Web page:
In July 2012 this fabulous Roman bracelet was
found in the Dalton area by a metal
Nothing quite like this has been found in
Furness before. It is a silver bracelet dating from the 2nd
or 3rd century AD, when the Romans controlled "Britannia".
object has been declared Treasure and the Dock Museum has
successfully fundraised the funds to purchase it. It will go
on display in March in our newly opened archaeology
In the gem stone is
engraved an image of a seated Jupiter, with wreath and
full-length drapery, holding a sceptre in his left hand. In his
extended right hand he holds a patera above a stylised flaming
altar. Both emperors and divinities are
frequently depicted in Roman imagery pouring libations (offering to
the gods) from a patera. Jupiter is the father of Hercules
(see statuette below) in ancient Roman religion and myth.
Were the Romans in Furness?
There is no conclusive proof that the Romans were in
Furness. No Roman building or structure has been
found to date. But some intriguing objects have been found
like this statuette of Hercules near Furness Abbey (image left, see
BAWFM.04215 in our collection database).
Was Furness a Roman no-go area? Too poor
to warrant attention and easily controlled by a ring of forts at
Lancaster, Kendal, Ambleside and Ravenglass?
This view has been challenged by new
thinking. There is still no evidence of a definite Roman
military camp in Furness. However, there may have been a
naval signal station to help guide sea traffic between Lancaster
and Ravenglass. Possible sites are Aldingham, Piel or South
Walney. Any such station would have been a wooden structure,
easily decayed, or possibly swept away by sea erosion.
The Celtic people in the north of England were
known as the Brigantes, but this was a general term for a
collection of sub-tribes. It is now thought that the Celts of
the north-west, including Furness, had a pact of non-aggression
with the Romans and settled down to trade with them.
Furness has thrown up an
impressive array of Roman coins, and maybe there
weren't a network of forts in our peninsula - at least at
first. There was, however, clearly commercial intercourse with the
occupiers. But there is enough evidence “to keep alive the enigma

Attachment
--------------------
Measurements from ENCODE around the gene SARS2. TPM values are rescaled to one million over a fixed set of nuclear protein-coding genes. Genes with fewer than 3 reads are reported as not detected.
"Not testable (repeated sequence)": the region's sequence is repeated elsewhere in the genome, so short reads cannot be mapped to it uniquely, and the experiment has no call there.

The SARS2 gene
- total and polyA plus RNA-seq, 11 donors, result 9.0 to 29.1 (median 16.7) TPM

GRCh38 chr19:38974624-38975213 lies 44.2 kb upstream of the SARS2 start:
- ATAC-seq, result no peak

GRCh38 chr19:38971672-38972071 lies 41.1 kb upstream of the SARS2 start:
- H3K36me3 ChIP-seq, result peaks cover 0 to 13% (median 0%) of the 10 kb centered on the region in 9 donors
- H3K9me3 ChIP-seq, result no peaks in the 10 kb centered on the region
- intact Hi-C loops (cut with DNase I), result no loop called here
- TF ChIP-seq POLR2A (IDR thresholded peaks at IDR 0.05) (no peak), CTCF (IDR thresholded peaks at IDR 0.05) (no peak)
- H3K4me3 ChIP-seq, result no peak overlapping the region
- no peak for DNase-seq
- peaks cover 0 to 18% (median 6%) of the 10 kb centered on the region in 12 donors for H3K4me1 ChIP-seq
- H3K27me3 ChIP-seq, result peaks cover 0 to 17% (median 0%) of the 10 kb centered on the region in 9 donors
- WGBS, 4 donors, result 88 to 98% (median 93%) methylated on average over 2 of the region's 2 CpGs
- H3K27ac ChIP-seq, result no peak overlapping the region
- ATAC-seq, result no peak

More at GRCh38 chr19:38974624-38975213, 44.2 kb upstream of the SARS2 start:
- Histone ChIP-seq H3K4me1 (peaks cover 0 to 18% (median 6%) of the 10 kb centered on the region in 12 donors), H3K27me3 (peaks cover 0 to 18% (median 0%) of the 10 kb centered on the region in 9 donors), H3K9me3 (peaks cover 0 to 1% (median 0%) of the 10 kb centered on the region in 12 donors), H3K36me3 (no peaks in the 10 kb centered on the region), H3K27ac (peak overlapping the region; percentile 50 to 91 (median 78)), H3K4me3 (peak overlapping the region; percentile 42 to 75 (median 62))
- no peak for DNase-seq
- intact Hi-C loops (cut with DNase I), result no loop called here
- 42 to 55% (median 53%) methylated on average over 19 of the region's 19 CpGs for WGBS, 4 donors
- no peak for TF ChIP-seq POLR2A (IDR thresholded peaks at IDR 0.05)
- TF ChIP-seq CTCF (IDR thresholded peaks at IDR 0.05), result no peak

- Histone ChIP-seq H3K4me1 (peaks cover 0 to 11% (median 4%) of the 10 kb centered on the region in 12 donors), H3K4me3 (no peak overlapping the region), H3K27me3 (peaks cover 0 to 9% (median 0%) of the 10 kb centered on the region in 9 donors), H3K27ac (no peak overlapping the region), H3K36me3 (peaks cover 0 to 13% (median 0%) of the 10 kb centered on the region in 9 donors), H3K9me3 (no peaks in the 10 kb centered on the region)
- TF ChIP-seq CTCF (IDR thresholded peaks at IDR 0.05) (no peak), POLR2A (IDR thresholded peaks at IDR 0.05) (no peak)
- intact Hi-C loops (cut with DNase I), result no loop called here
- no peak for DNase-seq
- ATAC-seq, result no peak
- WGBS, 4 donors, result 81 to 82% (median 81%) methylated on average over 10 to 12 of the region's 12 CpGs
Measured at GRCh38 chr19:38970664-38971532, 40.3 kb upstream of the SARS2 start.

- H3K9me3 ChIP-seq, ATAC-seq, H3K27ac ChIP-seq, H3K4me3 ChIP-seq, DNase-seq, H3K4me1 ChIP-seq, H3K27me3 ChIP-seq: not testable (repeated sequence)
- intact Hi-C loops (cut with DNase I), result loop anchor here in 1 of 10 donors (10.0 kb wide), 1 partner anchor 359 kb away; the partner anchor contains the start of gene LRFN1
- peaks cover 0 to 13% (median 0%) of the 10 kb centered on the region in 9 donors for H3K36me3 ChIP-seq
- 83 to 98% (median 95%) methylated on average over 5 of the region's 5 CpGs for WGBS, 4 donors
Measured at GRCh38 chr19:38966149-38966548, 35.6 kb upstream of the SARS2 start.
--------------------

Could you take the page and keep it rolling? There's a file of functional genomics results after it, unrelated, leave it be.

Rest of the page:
of whether or not Furness supported Roman sites”.
Prestige, security and plunder were
major reasons for the Roman invasions of Britain.
Britain was rich in lead, silver and tin, was agriculturally
productive and a valuable market for Roman goods. In AD
43 an invasion was launched with the intention of fully
incorporating Britain into the Roman Empire.
But progress was slow – in AD49 Colchester was
granted the ‘Colonia’ status, in AD71 York was founded and a year
later, in AD72, Carlisle. Garrisons were first established,
roads linked them and trading, bath-houses and taxation quickly
followed. But a good campaign in Britain could make your
reputation – Julius Caesar (see right) and Vespasian even became
heads of state after their stints in Britain.
But not all of Britain
became part of the empire. Caledonia (the Roman name for
Scotland) was never fully brought to heel and so not one but two
walls were built to maintain the frontier: the Antonine Wall and
Hadrian’s Wall (see image below left). The Romans had
valuable assets to protect over the border. Charterhouse lead
mine in Somerset became the biggest lead mine in the empire.
Unsurprisingly the lead mine was a Roman priority and it took just
six years after invasion to control it. Lead was used
extensively by the Romans for activities including plumbing, making
glass, lining cooking vessels and to extract silver from the
ore. By AD 70 Britain was one of the larger suppliers of
silver to the empire.
You could argue that
Britain benefited too from the invasion. Three full legions
were stationed in Britain; that’s about 33,000 men. It
has been estimated that each year the forces in northern Britain
would have needed 10,000 horses and 4,000 mules plus their fodder,
12,000 calves to provide leather for tents and 2,000 animals for
sacrifices. That’s a lot of trading opportunities.
The Romans brought some
technological innovations and also new foods such as the leek and
even chicken. But only 10% of the population in Roman Britain
lived in towns. Despite the invasion, whilst some locals were
sufficiently wealthy to take advantage of the new commercial
opportunities (the army-market), the lives of most ordinary people
would not have changed much.